What started out as five young men holding signs and talking with residents in downtown Kaufman grew to a march of about 20 people down Washington Street and back on June 3 night.
On June 4, the event swelled to about 100 protesters.
Kaufman Police reported no arrests or incidents during either evening of protests.
“We couldn’t ignore what was happening,” said Juan Pedroza, one of the original protesters in Kaufman, referring to events around the country calling for an end to racial injustice following the deaths of black people while in police custody. “We received a lot of positive feedback.”
There were a few people who drove by the marchers and blew clouds of black smoke from their diesel engines, but more drivers honked and waved instead.
Trey Mason said he joined the protest to advocate for diversity and the importance of respecting all people.
“It just kind of spoke to me,” he said of the recent protests, many of which have turned violent in larger cities.
That was not the goal of the Kaufman events, the organizers said.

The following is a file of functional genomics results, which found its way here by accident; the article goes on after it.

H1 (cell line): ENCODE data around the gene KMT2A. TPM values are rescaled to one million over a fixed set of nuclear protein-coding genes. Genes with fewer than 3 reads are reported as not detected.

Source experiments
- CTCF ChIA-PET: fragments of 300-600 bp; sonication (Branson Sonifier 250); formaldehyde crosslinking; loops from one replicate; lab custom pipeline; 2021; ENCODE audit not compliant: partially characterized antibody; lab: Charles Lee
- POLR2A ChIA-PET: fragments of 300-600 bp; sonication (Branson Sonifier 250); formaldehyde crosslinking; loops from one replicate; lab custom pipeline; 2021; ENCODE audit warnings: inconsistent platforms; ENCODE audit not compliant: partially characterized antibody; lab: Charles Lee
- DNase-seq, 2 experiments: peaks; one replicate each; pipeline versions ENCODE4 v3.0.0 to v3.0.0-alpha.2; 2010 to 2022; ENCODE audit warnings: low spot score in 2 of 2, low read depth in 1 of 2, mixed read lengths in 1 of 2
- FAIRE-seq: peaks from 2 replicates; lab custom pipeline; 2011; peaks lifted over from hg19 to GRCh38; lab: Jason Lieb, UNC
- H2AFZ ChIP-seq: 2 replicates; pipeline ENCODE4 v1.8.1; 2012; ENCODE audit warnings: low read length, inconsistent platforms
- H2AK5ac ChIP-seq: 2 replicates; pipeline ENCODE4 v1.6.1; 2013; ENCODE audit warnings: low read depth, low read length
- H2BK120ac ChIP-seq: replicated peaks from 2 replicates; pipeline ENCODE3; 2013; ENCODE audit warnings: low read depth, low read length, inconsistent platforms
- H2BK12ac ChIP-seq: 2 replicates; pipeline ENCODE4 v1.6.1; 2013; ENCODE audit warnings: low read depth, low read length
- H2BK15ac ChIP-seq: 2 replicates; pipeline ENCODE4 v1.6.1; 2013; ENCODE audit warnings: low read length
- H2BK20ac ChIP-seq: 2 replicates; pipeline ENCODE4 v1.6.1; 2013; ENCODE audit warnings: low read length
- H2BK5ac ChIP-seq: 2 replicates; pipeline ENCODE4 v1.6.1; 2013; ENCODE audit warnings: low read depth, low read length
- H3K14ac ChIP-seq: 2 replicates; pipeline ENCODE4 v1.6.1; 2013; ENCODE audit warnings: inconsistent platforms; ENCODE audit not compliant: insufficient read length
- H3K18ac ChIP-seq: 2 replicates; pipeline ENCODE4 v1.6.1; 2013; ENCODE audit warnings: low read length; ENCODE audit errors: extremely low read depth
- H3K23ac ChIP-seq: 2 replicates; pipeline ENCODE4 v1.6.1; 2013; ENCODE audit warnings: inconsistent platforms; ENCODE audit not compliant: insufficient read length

“That was our biggest concern, that it would get out of hand,” Pedroza said. Instead, the protesters shared bottles of water with people who came to talk with them, including police officers.
There were several police and constables who observed the protest, and they also talked with the protesters, said Dana Whitaker, Kaufman Chief of Police.
“They thanked us for protecting them and making sure they were safe,” Whitaker said.
Other points of view were present, as well. One man brought signs to Thursday’s protest reading “TRUMP 2020,” “My president’s life matters,” and “Stop hurting law enforcement that are here to protect you.”
More controversy arrived when a minivan drove by the protests displaying a Confederate flag, although the owner said the flag was intended to show pride in southern heritage. The owner, who declined to give his name, also claimed that some protestors cheered and supported him. Confederate flags are considered to be a symbol of oppression to many black Americans.
Forney also had a protest outside of the police station on Friday evening, promoted by flyers posted across the city and on social media. Word spread quickly, and in response, the city issued a declaration of disaster and imposed a curfew. This order, believed to be an attempt at stifling the protest, was later repealed. By 6 p.m. Friday, a large number of protesters had gathered, and police surrounded the area. By 8 p.m., the crowd had dispersed.